Then I deleted ‘just putting this here so the page isn’t blank’, proceeded with my other steps to get a scene into final usable state, and didn’t insist it contain any of that old but good stuff, and …

It’s finished. It came out far better. I wrote the new version in a day or two, edited and polished it, and it doesn’t look at all like the OT.

I still can’t imagine any amount of tweaking that would have turned the previous grammatically-correct-but-completely-wrong and progress-blocking scene into what I signed off on today.

It hurt. A lot. All that nice clean text!

But sometimes you have no choice but to start from scratch.


8 thoughts on “When to restart a scene from scratch

  1. Chris

    Discarding something is definitely hard. The trick to make it hurt less is to try to salvage as much text as possible – it’s usually (some) descriptions that can be saved, perhaps (some) dialogues.

    I very rarely have to discard scenes or chapters, because of my style/mode of writing that favors rawness and unfiltered emotions and has little emphasis on plot (which I think of in advance). But in the past, when I was less experienced, I did abandon entire manuscripts that didn’t work (and I realized they didn’t work only after writing 20k words or so). Ah, the joys of discovering…


    1. Alicia Butcher Ehrhardt Post author

      In this case, trying to salvage was the problem. I had too many ‘darlings.’

      I ended up using bits I had written recently (because they are written to my current style and book), and discarding all but a line or two of that ‘perfect’ ancient draft. Trying to keep anything but the idea of the Old Text was keeping me from re-visioning the scene. And that idea was a one-line description.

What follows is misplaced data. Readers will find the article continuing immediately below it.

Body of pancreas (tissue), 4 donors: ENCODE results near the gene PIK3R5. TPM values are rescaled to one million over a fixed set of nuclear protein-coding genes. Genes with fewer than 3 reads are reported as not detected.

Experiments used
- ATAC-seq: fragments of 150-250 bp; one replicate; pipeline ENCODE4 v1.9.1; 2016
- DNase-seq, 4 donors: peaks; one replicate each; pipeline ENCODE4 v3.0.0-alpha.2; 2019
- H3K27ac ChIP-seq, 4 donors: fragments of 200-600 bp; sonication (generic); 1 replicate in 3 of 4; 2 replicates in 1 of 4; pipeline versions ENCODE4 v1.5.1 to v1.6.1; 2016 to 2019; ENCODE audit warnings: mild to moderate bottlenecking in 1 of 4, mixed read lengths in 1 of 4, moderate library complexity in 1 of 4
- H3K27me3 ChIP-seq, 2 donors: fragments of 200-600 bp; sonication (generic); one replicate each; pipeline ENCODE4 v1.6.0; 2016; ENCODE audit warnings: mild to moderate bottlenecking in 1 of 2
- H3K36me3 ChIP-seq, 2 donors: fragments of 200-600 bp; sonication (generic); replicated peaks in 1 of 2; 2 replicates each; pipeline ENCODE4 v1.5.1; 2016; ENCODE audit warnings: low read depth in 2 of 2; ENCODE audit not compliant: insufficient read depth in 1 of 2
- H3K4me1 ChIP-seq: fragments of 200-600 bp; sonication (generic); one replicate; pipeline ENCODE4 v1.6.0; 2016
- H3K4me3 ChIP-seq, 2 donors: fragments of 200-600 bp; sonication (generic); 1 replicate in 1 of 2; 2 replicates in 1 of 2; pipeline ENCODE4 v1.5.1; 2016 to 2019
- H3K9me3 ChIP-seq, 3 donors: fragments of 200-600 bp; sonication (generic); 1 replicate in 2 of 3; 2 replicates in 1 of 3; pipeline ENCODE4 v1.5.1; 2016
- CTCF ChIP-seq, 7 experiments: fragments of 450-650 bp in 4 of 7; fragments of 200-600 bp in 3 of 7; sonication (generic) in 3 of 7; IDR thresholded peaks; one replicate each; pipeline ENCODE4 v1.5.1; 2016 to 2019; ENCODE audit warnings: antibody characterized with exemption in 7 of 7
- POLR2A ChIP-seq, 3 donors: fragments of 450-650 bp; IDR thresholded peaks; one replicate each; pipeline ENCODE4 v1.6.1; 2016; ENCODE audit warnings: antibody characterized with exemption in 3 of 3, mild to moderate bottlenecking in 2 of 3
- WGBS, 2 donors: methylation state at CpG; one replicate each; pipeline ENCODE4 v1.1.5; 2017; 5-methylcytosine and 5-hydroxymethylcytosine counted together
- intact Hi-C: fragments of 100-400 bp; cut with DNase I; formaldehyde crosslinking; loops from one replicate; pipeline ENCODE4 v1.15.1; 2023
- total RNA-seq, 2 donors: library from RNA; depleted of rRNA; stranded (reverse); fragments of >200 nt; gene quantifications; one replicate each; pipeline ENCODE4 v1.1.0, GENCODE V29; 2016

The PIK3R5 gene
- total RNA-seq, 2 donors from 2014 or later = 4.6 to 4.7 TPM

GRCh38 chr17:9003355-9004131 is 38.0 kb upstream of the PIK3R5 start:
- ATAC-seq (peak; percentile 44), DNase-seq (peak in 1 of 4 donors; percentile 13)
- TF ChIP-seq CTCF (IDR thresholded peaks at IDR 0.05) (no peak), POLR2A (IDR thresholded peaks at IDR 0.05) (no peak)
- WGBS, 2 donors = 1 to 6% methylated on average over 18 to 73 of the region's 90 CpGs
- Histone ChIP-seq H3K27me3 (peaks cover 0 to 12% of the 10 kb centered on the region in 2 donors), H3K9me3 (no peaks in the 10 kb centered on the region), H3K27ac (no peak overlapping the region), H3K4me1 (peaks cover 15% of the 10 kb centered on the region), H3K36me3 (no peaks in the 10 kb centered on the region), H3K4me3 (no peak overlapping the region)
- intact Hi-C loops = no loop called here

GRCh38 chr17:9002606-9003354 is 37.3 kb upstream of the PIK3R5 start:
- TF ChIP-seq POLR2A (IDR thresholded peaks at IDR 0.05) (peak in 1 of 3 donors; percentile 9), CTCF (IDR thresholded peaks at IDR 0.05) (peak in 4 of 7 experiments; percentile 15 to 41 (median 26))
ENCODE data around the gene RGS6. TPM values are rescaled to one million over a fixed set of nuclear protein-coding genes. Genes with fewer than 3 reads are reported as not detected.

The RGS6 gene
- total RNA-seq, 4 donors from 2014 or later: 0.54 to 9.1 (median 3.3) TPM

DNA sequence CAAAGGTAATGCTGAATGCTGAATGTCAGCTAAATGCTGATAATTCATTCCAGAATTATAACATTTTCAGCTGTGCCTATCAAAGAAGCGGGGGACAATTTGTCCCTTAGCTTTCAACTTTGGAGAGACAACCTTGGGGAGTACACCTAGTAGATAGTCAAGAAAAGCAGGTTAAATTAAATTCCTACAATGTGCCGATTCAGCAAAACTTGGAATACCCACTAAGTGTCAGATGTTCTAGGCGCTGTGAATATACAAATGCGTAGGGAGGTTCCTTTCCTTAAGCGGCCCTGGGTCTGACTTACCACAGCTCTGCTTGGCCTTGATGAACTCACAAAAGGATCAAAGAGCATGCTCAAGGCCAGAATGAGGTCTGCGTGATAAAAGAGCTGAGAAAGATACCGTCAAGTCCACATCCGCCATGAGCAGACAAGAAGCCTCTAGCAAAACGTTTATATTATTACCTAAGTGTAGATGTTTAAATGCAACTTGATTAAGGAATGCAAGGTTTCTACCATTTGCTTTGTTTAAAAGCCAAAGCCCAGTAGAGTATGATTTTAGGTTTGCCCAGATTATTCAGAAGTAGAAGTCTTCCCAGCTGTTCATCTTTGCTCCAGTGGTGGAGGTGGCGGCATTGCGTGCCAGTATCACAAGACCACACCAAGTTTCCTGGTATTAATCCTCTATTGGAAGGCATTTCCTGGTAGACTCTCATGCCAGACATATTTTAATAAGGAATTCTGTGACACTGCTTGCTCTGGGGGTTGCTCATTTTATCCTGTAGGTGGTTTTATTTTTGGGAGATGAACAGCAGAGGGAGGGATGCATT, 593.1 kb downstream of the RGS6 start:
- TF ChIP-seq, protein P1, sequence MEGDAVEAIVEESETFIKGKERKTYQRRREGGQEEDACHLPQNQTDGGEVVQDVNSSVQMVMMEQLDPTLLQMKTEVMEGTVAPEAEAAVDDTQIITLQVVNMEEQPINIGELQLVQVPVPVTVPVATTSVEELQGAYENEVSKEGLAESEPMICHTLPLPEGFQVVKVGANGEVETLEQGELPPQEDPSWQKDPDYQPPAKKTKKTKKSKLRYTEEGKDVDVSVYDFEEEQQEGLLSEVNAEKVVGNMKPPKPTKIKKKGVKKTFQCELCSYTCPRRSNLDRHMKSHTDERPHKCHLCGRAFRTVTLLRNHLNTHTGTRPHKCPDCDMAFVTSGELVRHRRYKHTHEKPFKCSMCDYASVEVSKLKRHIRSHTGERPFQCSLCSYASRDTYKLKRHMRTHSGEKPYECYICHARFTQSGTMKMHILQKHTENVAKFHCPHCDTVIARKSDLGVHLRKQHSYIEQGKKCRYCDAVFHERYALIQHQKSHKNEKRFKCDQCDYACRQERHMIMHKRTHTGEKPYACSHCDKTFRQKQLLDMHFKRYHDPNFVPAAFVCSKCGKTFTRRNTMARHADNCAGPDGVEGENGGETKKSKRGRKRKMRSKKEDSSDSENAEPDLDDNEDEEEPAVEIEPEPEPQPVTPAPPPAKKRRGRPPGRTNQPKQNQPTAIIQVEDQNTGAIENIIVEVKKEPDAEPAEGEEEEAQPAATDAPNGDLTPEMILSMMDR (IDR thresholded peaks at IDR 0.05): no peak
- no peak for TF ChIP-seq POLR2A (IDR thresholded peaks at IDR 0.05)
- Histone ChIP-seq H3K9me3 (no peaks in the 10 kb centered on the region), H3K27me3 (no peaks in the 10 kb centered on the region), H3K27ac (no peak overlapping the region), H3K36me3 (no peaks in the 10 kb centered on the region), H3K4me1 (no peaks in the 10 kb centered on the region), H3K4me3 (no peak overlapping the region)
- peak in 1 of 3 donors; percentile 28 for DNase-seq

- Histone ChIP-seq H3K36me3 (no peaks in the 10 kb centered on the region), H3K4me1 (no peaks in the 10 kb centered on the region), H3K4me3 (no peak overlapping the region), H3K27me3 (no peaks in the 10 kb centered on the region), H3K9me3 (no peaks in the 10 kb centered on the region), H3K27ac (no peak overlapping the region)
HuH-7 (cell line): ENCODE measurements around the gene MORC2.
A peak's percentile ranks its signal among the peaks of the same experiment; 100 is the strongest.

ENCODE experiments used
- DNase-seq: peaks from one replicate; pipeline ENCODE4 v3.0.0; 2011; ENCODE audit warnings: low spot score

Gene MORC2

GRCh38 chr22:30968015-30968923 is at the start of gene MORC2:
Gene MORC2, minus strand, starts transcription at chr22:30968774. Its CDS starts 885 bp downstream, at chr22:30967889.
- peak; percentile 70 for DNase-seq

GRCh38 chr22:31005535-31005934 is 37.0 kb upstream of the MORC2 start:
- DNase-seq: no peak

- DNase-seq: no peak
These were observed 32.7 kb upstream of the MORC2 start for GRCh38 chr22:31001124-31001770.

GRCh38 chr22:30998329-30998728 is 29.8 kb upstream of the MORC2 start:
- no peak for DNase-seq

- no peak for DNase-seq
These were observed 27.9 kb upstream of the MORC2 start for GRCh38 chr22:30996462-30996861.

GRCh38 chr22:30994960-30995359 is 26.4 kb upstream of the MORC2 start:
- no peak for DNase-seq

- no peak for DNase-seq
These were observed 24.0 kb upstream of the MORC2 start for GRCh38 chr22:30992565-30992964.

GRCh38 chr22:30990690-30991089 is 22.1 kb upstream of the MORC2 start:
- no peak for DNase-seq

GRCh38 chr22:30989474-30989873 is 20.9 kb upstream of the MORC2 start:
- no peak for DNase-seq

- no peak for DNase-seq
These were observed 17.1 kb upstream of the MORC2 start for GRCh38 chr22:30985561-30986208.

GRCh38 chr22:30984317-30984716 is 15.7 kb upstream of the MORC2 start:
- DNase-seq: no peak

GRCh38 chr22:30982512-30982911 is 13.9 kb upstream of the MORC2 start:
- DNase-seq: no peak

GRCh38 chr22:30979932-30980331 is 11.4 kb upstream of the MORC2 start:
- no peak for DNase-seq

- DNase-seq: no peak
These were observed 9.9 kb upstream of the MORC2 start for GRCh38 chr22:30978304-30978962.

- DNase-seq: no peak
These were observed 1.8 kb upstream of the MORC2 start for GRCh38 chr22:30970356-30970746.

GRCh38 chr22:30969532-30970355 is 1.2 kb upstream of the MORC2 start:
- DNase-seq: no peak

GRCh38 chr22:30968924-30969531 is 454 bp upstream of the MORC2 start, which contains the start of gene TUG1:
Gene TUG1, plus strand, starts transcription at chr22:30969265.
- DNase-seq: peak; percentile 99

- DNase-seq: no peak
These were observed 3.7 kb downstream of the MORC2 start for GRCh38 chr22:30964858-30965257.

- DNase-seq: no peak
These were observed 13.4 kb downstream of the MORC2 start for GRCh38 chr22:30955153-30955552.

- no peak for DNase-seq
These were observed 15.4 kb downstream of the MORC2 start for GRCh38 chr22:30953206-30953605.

The old version had to go completely to make way for the right version.

      Not something I relish doing.

      As an extreme plotter, this doesn’t happen frequently. So it hurt and was raw and kept me chasing for a way to keep more far longer than I should have allowed it to – lesson to myself (that’s where most of my writing posts come from).

      Liked by 1 person

  2. acflory

    -hugs- oh… I know exactly how painful this must have been, and yes, sometimes there is no other way than to start from scratch. I have dozens? probably hundreds of outtake files now. They’re the scenes that I loved once and couldn’t bear to kill off entirely. No idea what I can or should do with them, but…you know?
    So glad you’re finally on your way again. 🙂


    1. Alicia Butcher Ehrhardt Post author

      Thanks – my fellow writers understand.

      The next one should be easier – we’ll see – but we can’t leave the broken ones in the final product. Even if they would pass flawlessly through certain editing programs I won’t use or even name.

      Liked by 1 person


Comments welcome and valued. Thanks!

Fill in your details below or click an icon to log in:

WordPress.com Logo

You are commenting using your WordPress.com account. Log Out /  Change )

Twitter picture

You are commenting using your Twitter account. Log Out /  Change )

Facebook photo

You are commenting using your Facebook account. Log Out /  Change )

Connecting to %s

This site uses Akismet to reduce spam. Learn how your comment data is processed.